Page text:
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Ch 7: Communication & Family Roles & Types

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Kristina Wenzel Egan

on 20 October 2014

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Transcript of Ch 7: Communication & Family Roles & Types

Communication & Family Roles & Types
Roles = recurring patterns of behavior developed through interaction to fulfill family functions
Interactive perspective = communication creates and shapes roles
Reciprocal roles = interrelated behaviors in which a role exists in response to another (mother to son, stepparent to stepchild)
Role relinquishment = role fulfillment is temporary

Defining Roles
Validating type
listen efficiently & reflect on feelings before persuading
try to work on compromise
Volatile type
high on immediate persuasion attempts & low on listening or validation before persuading
comfortable with disagreement & lack of harmony
Conflict avoiders
avoid persuasion attempts
try to please one another rather than addressing their own needs
Gottman's Conflict Types
How do families learn, demonstrate, adjust, or relinquish family roles?

Three Part Process
1) Role Expectations
2) Role Enactment
3) Role Negotiation

Role Appropriation Process
Society provides models and norms for how certain family roles should be assumed
"good son" "good mother" "bad kid"
Informed by cultural expectations
Role models may influence role expectations
Change over time
Role Expectations
Role performance, the actual interactive behavior that defines how the role is enacted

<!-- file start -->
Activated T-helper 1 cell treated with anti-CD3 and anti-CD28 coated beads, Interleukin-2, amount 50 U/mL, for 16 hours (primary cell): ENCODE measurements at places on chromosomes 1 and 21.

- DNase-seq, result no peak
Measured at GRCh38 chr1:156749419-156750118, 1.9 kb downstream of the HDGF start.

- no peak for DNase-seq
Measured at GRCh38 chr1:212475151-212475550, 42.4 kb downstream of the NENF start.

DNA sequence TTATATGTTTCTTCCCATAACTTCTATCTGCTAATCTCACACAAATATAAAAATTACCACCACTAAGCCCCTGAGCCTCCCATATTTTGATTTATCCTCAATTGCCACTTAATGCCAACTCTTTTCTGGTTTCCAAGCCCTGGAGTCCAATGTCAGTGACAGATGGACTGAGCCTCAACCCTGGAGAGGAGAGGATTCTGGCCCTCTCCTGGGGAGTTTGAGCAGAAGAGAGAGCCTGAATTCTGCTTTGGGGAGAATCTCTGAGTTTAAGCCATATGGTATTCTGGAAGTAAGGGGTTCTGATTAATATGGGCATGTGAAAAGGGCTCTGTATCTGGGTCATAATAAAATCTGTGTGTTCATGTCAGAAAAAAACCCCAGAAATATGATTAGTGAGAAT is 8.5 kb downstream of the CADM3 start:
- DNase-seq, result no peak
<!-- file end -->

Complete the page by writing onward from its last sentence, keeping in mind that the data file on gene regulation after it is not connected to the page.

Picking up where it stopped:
Choosing to enact one role may impact ability to enact another role (e.g. women in the workforce)
Role Enactment
A process in conjunction with others, the reality of the role is negotiated and given meaning
when couples become parents, "their ongoing conversation constructs, monitors, and modifies the new reality of their changed existence. Their new roles are appropriated into their overall identities."
Role conflict: when others have different expectations of the way a person should be performing a role
Role Negotiation
Lasting marriages existed in all three types IF a “magic ratio” of 5 positive interactions to 1 negative interaction developed over time.

Women do more of the household chores in despite the amount worked outside the home
But still tend to report their relationships as equitable and satisfying—until inequity gets too great (2/3 mark)
same-sex partnerships are more egalitarian
Gay men—share tasks more equally
Lesbians—tend to do the tasks together

Division of Household Labor
1) Read the script of a couple engaging in conflict.
2) Identify whether they are a:
A) Validating Couple
B) Volatile Couple
C) Avoidant Couple
3) Then, brainstorm the advantages/positives and pitfalls of this conflict type.
What conflict type are these?
FRJ #3
Consider your family. How do role expectations, role enactment, role negotiation, and role conflict play out in your own family?
How do role expectations, role
enactment, role negotiation, and role conflict play out in this family?
"Within families, roles are established, grown into, grown through, discussed, negotiated, redefined, and accepted or rejected" (p. 156).
What are the differences in messages men and women receive about work and family?

How much have these messages changed in recent times? How have they stayed the same?

What are the implications for family and work life for both men and women?
Work & Family Role Expectations
McMaster Model of Family Functioning
How is this family function carried out in families?
What happens in families where these role functions are not fulfilled?
Would you modify the model? Add, modify, or remove one of the functions?
1) Providing adult sexual fulfillment and children's gender socialization
2) Providing nurturing and emotional support
3) Providing for individual development
4) Providing for kinship maintenance and family management
5) Providing basic resources
Kin-work: labor that enables families to endure over time

*Keeping in touch, planning events, organizing holidays, sending birthday cards
Full transcript